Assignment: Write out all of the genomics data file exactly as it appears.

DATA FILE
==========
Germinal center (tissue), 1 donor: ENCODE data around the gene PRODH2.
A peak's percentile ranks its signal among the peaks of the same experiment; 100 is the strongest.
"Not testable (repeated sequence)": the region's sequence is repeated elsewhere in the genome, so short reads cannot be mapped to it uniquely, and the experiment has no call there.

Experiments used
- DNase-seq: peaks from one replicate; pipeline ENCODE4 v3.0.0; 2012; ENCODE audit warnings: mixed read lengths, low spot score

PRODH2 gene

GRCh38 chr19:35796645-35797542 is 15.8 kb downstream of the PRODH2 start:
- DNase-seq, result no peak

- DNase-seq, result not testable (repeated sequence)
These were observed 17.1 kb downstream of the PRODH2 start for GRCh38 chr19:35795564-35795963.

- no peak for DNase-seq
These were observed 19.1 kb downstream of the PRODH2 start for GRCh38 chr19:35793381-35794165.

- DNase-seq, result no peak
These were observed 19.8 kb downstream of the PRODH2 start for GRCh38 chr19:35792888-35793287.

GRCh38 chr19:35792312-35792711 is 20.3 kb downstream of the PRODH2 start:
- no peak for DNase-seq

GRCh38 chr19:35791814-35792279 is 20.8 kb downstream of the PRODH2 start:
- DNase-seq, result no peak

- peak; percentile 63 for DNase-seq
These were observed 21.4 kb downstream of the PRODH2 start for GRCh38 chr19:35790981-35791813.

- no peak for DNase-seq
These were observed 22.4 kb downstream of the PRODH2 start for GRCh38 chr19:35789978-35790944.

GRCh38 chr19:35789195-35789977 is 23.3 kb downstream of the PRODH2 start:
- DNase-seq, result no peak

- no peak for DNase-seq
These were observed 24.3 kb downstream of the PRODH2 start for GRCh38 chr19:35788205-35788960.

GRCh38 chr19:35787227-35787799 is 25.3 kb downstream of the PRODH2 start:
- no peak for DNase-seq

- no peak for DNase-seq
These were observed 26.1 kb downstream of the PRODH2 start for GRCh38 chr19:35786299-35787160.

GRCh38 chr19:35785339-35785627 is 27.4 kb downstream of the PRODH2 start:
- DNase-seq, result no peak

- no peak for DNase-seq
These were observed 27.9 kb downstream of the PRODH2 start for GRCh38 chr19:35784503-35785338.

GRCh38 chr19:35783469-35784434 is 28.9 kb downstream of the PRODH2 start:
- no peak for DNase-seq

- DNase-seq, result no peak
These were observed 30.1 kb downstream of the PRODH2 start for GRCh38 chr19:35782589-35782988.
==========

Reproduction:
Germinal center (tissue), 1 donor: ENCODE data around the gene PRODH2.
A peak's percentile ranks its signal among the peaks of the same experiment; 100 is the strongest.
"Not testable (repeated sequence)": the region's sequence is repeated elsewhere in the genome, so short reads cannot be mapped to it uniquely, and the experiment has no call there.

Experiments used
- DNase-seq: peaks from one replicate; pipeline ENCODE4 v3.0.0; 2012; ENCODE audit warnings: mixed read lengths, low spot score

PRODH2 gene

GRCh38 chr19:35796645-35797542 is 15.8 kb downstream of the PRODH2 start:
- DNase-seq, result no peak

- DNase-seq, result not testable (repeated sequence)
These were observed 17.1 kb downstream of the PRODH2 start for GRCh38 chr19:35795564-35795963.

- no peak for DNase-seq
These were observed 19.1 kb downstream of the PRODH2 start for GRCh38 chr19:35793381-35794165.

- DNase-seq, result no peak
These were observed 19.8 kb downstream of the PRODH2 start for GRCh38 chr19:35792888-35793287.

GRCh38 chr19:35792312-35792711 is 20.3 kb downstream of the PRODH2 start:
- no peak for DNase-seq

GRCh38 chr19:35791814-35792279 is 20.8 kb downstream of the PRODH2 start:
- DNase-seq, result no peak

- peak; percentile 63 for DNase-seq
These were observed 21.4 kb downstream of the PRODH2 start for GRCh38 chr19:35790981-35791813.

- no peak for DNase-seq
These were observed 22.4 kb downstream of the PRODH2 start for GRCh38 chr19:35789978-35790944.

GRCh38 chr19:35789195-35789977 is 23.3 kb downstream of the PRODH2 start:
- DNase-seq, result no peak

- no peak for DNase-seq
These were observed 24.3 kb downstream of the PRODH2 start for GRCh38 chr19:35788205-35788960.

GRCh38 chr19:35787227-35787799 is 25.3 kb downstream of the PRODH2 start:
- no peak for DNase-seq

- no peak for DNase-seq
These were observed 26.1 kb downstream of the PRODH2 start for GRCh38 chr19:35786299-35787160.

GRCh38 chr19:35785339-35785627 is 27.4 kb downstream of the PRODH2 start:
- DNase-seq, result no peak

- no peak for DNase-seq
These were observed 27.9 kb downstream of the PRODH2 start for GRCh38 chr19:35784503-35785338.

GRCh38 chr19:35783469-35784434 is 28.9 kb downstream of the PRODH2 start:
- no peak for DNase-seq

- DNase-seq, result no peak
These were observed 30.1 kb downstream of the PRODH2 start for GRCh38 chr19:35782589-35782988.